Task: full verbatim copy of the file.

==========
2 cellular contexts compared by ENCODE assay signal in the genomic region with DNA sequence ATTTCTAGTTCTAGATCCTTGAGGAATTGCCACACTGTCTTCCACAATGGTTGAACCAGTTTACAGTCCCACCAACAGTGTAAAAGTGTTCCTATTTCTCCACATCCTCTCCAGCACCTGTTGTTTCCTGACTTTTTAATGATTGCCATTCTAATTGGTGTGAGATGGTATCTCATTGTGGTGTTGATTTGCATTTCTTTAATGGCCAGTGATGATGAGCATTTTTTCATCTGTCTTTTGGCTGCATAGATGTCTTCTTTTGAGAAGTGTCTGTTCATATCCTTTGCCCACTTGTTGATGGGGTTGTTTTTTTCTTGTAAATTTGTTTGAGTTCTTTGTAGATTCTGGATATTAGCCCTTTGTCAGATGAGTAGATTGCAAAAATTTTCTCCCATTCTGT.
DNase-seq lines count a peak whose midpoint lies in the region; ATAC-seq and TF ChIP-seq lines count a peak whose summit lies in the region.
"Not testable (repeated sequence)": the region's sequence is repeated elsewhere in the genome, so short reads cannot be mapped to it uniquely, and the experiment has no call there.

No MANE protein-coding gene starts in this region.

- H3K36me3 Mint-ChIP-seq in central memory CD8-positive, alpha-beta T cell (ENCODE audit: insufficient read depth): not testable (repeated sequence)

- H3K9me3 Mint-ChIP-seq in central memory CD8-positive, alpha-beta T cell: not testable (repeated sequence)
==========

2 cellular contexts compared by ENCODE assay signal in the genomic region with DNA sequence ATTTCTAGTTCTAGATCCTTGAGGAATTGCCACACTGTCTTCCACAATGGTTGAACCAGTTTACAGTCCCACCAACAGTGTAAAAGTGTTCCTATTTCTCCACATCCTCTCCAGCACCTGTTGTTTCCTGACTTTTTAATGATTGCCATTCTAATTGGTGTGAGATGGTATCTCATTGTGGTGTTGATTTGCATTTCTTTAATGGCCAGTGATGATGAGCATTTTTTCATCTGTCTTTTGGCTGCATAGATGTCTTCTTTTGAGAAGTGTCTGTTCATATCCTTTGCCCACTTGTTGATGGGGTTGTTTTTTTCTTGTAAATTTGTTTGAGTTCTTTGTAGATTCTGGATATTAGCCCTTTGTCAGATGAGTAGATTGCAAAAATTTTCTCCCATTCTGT.
DNase-seq lines count a peak whose midpoint lies in the region; ATAC-seq and TF ChIP-seq lines count a peak whose summit lies in the region.
"Not testable (repeated sequence)": the region's sequence is repeated elsewhere in the genome, so short reads cannot be mapped to it uniquely, and the experiment has no call there.

No MANE protein-coding gene starts in this region.

- H3K36me3 Mint-ChIP-seq in central memory CD8-positive, alpha-beta T cell (ENCODE audit: insufficient read depth): not testable (repeated sequence)

- H3K9me3 Mint-ChIP-seq in central memory CD8-positive, alpha-beta T cell: not testable (repeated sequence)